Symptoms and Signs of Gallbladder Pain

Medical Author:
Medically Reviewed on 3/11/2019

Doctor's Notes on Gallbladder Pain

Gallbladder pain is a symptom or sign of problems in the biliary tract. Gallbladder pain is also termed biliary colic. Symptoms and signs include severe pain and nausea with or without vomiting; the pain frequency is usually intermittent. The pain may fluctuate in intensity and may last about 15 minutes to several hours and is maximal in the mid-upper abdomen or right upper abdomen. Moving does not make the pain worse. The pain may radiate to other areas such as the right shoulder or to the tip of the right scapula. Other signs and symptoms related to gallbladder pain are sweating, lightheadedness and shortness of breath.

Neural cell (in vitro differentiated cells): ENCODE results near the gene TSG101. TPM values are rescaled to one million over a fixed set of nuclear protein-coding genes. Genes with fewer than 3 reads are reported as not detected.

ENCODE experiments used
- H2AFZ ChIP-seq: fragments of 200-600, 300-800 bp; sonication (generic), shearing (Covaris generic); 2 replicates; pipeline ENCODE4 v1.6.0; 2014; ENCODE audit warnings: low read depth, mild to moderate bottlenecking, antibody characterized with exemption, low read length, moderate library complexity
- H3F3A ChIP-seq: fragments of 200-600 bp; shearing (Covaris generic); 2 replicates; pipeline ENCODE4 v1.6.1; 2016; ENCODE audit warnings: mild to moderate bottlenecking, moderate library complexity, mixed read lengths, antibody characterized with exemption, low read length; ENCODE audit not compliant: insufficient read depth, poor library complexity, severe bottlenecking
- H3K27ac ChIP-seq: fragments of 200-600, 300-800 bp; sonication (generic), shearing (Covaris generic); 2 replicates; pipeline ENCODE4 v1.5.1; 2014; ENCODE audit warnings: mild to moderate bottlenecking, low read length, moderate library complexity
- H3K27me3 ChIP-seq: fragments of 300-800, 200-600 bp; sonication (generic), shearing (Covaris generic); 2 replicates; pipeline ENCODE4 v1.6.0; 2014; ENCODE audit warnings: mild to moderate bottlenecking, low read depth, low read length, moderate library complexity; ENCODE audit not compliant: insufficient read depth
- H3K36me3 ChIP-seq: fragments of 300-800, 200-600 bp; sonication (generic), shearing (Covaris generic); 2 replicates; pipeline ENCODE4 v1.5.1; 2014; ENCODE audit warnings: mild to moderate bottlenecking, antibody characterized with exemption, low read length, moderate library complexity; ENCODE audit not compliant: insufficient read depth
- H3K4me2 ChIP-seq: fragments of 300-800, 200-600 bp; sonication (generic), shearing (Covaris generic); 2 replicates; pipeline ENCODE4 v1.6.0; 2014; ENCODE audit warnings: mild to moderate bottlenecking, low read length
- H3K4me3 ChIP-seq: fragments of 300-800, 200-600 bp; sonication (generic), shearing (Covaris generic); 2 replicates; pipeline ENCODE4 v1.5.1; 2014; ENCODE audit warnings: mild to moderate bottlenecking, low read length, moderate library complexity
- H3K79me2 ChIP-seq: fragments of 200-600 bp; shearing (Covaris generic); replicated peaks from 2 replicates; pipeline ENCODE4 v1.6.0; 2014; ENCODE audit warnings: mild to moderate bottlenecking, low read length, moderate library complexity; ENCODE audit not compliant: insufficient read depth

The cause of gallbladder pain is usually either gallstones or cholecystitis. Gallstones may form in the gallbladder and may have a tendency to become lodged in the bile ducts. This can block normal bile flow and cause the ducts and/or the gallbladder tissue to stretch causing moderate to severe pain. Release of pressure reduces or stops the pain. Cholecystitis (inflammation of the gallbladder) can cause bile flow reduction and/or stoppage. Other less frequent causes of bile blockage can occur like bleeding into the bile ducts or tumors pressing on the ducts.

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REFERENCE:

Kasper, D.L., et al., eds. Harrison's Principles of Internal Medicine, 19th Ed. United States: McGraw-Hill Education, 2015.